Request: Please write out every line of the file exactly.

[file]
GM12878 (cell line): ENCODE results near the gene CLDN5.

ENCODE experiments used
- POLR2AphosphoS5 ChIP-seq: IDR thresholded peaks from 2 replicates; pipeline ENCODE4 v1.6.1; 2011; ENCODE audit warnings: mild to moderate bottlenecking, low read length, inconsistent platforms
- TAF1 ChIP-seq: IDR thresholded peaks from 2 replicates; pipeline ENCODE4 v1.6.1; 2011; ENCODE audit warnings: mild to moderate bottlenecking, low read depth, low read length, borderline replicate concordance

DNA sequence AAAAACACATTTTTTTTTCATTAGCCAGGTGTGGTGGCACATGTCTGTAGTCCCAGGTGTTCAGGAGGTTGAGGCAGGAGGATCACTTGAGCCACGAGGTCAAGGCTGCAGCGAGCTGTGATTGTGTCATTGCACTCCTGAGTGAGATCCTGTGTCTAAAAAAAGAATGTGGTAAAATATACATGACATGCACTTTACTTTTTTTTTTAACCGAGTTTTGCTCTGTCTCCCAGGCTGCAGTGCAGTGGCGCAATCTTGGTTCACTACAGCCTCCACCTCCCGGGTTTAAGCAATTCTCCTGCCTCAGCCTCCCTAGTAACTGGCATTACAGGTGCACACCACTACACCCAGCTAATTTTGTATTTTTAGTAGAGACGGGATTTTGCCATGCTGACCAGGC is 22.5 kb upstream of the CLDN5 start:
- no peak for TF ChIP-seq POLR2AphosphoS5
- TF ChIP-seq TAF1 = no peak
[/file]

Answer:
GM12878 (cell line): ENCODE results near the gene CLDN5.

ENCODE experiments used
- POLR2AphosphoS5 ChIP-seq: IDR thresholded peaks from 2 replicates; pipeline ENCODE4 v1.6.1; 2011; ENCODE audit warnings: mild to moderate bottlenecking, low read length, inconsistent platforms
- TAF1 ChIP-seq: IDR thresholded peaks from 2 replicates; pipeline ENCODE4 v1.6.1; 2011; ENCODE audit warnings: mild to moderate bottlenecking, low read depth, low read length, borderline replicate concordance

DNA sequence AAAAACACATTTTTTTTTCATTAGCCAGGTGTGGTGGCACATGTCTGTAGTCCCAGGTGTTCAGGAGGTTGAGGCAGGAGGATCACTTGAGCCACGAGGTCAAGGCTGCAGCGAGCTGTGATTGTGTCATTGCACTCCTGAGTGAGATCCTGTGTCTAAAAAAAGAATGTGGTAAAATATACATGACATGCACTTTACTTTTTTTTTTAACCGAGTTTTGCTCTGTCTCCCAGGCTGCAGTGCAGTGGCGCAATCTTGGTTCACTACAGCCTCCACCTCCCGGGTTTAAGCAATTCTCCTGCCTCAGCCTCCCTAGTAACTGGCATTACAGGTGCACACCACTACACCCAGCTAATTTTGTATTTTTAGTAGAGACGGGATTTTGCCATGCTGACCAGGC is 22.5 kb upstream of the CLDN5 start:
- no peak for TF ChIP-seq POLR2AphosphoS5
- TF ChIP-seq TAF1 = no peak